The Stories

(Literary Essentials: African American Literature)

Anancy’s Score is a collection of twenty short stories that feature the adventures of Anancy, a spider person. In the “Author’s Note,” Salkey acknowledges that his Anancy is an amalgamation of the Anansi of West African and Caribbean folklore and his own imagination. True to his folkloric forebears, Anancy, in Salkey’s words,holds no reservations; makes only certain crucial allowances; he knows no boundaries; respects no one, not even himself, at times; and he makes a mockery of everybody’s assumptions and value judgements.

Using the generic conventions of the fable, Salkey reconstructs Anancy’s stories by employing an omniscient, third-person narrator who is identified as Brother Oversea in one tale. The identity of the narrator is unclear in the other stories. The stories are told chronologically, emulating the oral telling and retelling of tales in the folkloric tradition. In the first story, “How Anancy Became a Spider Individual Person,” Anancy’s story becomes a fusion of Caribbean folklore, Judeo-Christian tradition, and postmodern cynicism. Diverging from the pedestrian “In the beginning” motif, the narrator opts to begin this creation myth with a bitter political commentary:Once, when neither mushrooms on the ground nor mushrooms up in the air were killing off people, when trees were honestly trees, when things used to happen as if they hadn’t any good reason not to happen . . . all the animals and trees and everything had a magical, straightback dignity of bearing, as if they were special, free creatures and things on the lan’.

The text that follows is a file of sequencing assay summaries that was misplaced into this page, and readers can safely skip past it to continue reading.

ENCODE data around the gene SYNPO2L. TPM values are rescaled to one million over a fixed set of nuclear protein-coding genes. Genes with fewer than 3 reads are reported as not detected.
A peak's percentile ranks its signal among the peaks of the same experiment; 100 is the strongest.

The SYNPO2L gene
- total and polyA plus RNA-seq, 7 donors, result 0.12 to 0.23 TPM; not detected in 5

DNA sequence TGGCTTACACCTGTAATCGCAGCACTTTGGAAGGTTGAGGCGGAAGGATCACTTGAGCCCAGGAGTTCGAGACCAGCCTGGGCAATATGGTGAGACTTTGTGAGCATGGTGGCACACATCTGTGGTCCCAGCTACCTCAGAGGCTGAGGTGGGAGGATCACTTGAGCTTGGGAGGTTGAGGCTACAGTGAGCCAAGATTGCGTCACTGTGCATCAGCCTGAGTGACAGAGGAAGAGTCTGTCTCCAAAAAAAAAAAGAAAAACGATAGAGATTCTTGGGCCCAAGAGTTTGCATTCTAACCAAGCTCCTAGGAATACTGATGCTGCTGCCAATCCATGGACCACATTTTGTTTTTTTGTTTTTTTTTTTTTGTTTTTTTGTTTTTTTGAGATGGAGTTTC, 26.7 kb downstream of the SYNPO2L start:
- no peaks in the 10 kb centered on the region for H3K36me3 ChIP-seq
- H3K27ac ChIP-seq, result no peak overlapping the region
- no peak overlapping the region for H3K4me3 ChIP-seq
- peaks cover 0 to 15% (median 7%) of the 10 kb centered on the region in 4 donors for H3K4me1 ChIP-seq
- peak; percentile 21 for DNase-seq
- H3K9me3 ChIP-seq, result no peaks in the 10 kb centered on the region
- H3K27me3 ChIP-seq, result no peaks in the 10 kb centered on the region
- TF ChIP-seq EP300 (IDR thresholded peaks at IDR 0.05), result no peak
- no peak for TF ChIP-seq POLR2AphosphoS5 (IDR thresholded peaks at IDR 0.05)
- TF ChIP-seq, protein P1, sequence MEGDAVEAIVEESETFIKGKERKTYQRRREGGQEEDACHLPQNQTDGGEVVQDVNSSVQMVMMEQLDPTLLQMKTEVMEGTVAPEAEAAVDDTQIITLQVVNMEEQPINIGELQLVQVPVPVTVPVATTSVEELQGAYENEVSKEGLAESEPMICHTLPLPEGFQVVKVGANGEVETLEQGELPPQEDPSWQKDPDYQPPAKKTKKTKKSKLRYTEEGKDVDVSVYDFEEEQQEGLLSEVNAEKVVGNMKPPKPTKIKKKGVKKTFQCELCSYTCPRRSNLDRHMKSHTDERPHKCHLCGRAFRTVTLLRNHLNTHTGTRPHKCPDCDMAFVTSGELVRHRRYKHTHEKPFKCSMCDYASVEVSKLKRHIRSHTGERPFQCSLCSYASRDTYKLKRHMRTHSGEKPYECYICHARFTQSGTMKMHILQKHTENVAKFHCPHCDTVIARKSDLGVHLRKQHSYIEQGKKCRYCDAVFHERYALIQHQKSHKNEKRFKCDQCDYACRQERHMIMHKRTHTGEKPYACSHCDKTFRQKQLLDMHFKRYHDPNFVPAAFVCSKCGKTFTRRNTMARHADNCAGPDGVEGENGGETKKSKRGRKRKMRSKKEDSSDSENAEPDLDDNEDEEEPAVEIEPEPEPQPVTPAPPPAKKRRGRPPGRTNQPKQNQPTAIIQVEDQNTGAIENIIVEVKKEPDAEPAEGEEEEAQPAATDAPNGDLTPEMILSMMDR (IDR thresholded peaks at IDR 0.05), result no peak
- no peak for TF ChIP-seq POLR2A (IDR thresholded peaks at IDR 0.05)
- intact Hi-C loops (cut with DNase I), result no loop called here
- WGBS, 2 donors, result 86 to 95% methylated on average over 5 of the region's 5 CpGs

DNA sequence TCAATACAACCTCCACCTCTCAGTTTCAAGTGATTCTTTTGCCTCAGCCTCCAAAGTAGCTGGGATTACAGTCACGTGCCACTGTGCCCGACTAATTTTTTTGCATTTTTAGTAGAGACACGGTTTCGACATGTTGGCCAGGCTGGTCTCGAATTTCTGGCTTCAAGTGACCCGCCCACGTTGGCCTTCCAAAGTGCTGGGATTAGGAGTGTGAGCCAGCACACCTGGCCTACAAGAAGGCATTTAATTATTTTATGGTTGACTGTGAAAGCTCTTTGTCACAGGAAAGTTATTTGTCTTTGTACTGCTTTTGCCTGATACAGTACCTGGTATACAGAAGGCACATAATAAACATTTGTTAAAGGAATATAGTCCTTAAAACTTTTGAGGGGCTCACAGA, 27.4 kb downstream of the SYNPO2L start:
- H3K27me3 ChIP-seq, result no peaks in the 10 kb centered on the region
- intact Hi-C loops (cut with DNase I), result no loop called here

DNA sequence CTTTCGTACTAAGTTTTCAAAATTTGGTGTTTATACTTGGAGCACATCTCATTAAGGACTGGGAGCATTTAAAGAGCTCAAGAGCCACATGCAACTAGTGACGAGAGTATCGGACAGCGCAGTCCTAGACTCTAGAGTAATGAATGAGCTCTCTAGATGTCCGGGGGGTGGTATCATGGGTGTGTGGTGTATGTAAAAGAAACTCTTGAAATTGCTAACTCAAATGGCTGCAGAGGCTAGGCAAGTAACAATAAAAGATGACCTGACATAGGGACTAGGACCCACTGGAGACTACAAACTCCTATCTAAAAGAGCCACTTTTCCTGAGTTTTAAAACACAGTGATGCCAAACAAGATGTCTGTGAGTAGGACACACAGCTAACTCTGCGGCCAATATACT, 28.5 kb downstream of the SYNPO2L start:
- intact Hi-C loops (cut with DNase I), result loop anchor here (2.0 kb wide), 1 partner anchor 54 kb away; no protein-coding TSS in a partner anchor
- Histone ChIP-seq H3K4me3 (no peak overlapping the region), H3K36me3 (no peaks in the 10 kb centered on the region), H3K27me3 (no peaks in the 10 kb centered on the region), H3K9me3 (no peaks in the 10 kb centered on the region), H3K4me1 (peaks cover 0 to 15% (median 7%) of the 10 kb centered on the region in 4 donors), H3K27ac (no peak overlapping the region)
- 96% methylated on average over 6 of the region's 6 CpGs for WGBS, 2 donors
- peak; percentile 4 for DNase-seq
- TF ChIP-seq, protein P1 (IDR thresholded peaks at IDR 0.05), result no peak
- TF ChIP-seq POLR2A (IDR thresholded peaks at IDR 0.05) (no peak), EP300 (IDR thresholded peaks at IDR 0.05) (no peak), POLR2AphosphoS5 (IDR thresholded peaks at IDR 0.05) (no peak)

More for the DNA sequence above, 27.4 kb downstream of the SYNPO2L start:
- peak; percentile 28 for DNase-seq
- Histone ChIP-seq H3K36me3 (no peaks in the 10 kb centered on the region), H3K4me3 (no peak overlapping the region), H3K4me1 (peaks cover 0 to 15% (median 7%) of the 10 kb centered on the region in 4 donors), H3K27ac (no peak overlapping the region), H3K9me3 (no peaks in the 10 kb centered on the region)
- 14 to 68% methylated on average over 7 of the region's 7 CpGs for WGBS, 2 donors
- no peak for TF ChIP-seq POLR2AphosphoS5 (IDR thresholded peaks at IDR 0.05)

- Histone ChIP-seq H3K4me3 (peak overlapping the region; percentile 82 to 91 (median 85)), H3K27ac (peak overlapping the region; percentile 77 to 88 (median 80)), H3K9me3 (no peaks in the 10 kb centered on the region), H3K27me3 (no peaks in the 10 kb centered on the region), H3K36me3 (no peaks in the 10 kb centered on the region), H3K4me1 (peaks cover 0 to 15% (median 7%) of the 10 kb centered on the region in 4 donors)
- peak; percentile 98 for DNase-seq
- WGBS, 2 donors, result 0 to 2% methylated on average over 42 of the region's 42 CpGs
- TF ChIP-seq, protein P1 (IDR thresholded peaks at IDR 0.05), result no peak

Within this land, called “The Beginning,” Brother Anancy and his wife reside harmoniously with all the other creatures. Anancy is content to live idly in The Beginning, spending his days drinking water-coconut and eating bananas, much to the chagrin of his clever, ambitious wife. One day, while Anancy philosophizes with his friends, Brother Dog and Brother Tiger, Anancy’s wife approaches the “serious...

(The entire section is 819 words.)


(Literary Essentials: African American Literature)

Abrahams, Roger D. Introduction to African Folktales: Traditional Stories of the Black World. New York: Pantheon Books, 1983. Offers a brief but lucid discussion of the trickster figure in African folklore. States that such tricksters as the Hare, the Jackal, and the Spider are actually creatures that live between culture and nature, obeying the laws of neither. The trickster illustrates how not to act.

Berry, Jack. Preface to West African Folktales, collected and translated by Jack Berry, edited by Richard Spears. Evanston, Ill.: Northwestern University Press, 1991. Proffers a short discussion of the Anansi as a symbol of physical and moral liberation. Claims that his family—a wife and an adopted son—merit more critical and anthropological scrutiny than has been afforded them in the past.

Courlander, Harold. “Anansi, Trickster Hero of the Akan.” In A Treasury of African Folklore: The Oral Literature, Traditions, Myths, Legends, Epics, Tales, Recollections, Wisdom, Sayings, and Humor of Africa. New York: Crown, 1975. Asserts that the Anansi not only is the quintessential trickster in Ashanti and Akan folklore but also is a cultural hero. Although adversarial, he is, at times, a sympathetic and wise character. In the role of the cultural hero, much like the role in which Salkey frequently casts him, the Anansi is responsible...

(The entire section is 458 words.)